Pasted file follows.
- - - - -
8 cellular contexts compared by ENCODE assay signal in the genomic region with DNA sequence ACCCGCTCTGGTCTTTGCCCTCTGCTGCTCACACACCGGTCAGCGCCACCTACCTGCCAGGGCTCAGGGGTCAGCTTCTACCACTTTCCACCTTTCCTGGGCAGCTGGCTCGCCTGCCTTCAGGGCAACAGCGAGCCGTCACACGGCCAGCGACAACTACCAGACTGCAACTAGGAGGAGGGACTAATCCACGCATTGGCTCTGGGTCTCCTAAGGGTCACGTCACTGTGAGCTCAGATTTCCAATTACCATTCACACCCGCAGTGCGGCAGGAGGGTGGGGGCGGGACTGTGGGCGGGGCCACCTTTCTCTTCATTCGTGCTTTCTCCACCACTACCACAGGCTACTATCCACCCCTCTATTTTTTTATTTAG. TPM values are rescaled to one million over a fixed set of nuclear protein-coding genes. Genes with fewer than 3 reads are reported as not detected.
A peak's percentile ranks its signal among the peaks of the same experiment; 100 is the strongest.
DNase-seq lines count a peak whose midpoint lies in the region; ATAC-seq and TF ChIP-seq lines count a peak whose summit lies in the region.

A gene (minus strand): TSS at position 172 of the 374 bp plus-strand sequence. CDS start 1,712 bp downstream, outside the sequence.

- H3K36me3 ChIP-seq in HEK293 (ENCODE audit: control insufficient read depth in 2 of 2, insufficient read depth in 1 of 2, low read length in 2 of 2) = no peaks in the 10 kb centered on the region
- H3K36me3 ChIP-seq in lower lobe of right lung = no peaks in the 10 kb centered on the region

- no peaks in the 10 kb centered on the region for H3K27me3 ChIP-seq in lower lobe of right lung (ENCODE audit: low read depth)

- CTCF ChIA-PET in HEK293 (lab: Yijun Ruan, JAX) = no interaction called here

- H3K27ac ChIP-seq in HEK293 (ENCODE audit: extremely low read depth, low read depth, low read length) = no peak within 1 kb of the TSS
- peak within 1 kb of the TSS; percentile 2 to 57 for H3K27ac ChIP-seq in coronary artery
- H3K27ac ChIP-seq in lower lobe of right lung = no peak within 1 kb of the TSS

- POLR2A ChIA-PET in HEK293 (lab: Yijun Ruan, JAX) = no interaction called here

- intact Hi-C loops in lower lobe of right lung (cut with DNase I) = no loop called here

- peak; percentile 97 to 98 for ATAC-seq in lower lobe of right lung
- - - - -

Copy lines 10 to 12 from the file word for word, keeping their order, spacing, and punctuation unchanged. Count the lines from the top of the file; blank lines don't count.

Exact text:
- peak within 1 kb of the TSS; percentile 2 to 57 for H3K27ac ChIP-seq in coronary artery
- H3K27ac ChIP-seq in lower lobe of right lung = no peak within 1 kb of the TSS

- POLR2A ChIA-PET in HEK293 (lab: Yijun Ruan, JAX) = no interaction called here